Does OCP Compute for Rack Makers?

April 27, 2016
Schneider Electric and Emerson Network Power are actively engaging with the Open Compute Project, introducing racks, power equipment and even new business units designed to build upon the community’s progress.

SAN JOSE, Calif. – Can the largest players in the data center power and cooling business benefit from the Open Compute Project? Schneider Electric and Emerson Network Power are actively engaging with the open hardware movement, introducing racks, power equipment and even new business units designed to build upon the community’s progress.

The Open Compute Project (OCP) is a growing community of open source hardware hackers who are building on design innovations created for Facebook’s data centers. Over the past five years, a new generation of hardware vendors has leveraged open source OCP designs to win business in the hyperscale computing market, often at the expense of OEM incumbents like Dell and HPE.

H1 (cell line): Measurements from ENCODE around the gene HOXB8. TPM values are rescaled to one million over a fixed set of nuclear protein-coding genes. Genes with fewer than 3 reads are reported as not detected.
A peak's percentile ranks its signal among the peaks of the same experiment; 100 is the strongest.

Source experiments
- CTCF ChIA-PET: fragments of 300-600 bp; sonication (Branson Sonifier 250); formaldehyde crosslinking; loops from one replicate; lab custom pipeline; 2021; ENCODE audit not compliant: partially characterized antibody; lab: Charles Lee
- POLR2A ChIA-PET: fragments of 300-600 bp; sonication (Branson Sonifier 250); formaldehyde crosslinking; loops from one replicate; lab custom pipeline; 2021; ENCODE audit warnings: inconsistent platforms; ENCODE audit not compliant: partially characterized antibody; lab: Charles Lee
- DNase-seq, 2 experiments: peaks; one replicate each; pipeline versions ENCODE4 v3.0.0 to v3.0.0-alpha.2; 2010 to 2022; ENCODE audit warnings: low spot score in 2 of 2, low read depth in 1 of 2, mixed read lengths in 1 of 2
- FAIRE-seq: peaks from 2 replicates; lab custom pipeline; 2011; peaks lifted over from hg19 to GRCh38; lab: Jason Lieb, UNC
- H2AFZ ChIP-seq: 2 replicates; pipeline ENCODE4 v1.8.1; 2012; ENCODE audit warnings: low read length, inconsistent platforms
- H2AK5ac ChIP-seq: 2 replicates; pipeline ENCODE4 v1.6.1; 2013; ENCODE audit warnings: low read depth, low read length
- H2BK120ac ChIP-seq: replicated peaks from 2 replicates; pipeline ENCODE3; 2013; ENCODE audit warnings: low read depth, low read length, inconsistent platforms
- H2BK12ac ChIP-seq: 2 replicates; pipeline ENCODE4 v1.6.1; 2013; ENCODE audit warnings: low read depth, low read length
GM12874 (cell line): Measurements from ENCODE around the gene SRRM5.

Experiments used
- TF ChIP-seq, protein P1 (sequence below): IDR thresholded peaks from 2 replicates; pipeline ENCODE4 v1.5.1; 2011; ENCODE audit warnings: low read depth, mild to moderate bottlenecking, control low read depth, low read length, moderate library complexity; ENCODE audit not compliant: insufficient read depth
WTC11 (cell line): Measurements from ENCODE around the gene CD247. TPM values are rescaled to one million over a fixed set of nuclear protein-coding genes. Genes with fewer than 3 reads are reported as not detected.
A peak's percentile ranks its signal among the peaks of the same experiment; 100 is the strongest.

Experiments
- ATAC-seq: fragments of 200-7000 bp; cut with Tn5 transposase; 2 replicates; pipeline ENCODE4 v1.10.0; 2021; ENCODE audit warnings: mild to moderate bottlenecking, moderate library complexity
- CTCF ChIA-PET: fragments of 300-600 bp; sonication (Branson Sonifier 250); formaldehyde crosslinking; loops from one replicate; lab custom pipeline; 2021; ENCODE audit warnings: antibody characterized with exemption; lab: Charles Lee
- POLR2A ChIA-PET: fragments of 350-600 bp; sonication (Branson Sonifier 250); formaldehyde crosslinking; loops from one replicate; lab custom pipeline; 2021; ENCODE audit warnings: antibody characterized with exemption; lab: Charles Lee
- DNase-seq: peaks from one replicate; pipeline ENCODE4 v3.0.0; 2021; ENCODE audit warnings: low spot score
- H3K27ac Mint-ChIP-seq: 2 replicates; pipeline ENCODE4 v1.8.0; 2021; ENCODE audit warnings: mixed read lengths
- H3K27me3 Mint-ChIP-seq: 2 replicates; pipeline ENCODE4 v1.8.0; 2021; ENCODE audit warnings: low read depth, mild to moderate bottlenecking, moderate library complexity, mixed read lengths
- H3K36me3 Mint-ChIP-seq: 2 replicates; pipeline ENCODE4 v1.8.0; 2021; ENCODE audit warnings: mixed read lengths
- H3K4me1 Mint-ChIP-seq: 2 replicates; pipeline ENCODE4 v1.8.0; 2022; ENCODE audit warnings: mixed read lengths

The impact of Open Compute designs will increase as more infrastructure sales shift to cloud platforms, according to IDC, which sees cloud spending growing at a 20 percent annual rate while investment in on-premises enterprise data centers is declining slightly.

That’s why Schneider and Emerson were very visible at last month’s Open Compute Summit in San Jose, showing off racks and components designed for the OCP power shelf, which shifts power supplies from the server chassis to the rack.

Schneider Targets OCP for Hyperscale [Growth

“The Open Compute Project has been successful in bringing industry leaders together to collaborate on IT designs for large scale data centers,” said Kevin Brown, vice president, Global Data Center Strategy and Technology at Schneider Electric.

Schneider introduced a new Open Rack V2, as well as concept designs for a high density, high efficiency Power Supply Unit (PSU) and Battery Backup Unit (BBU).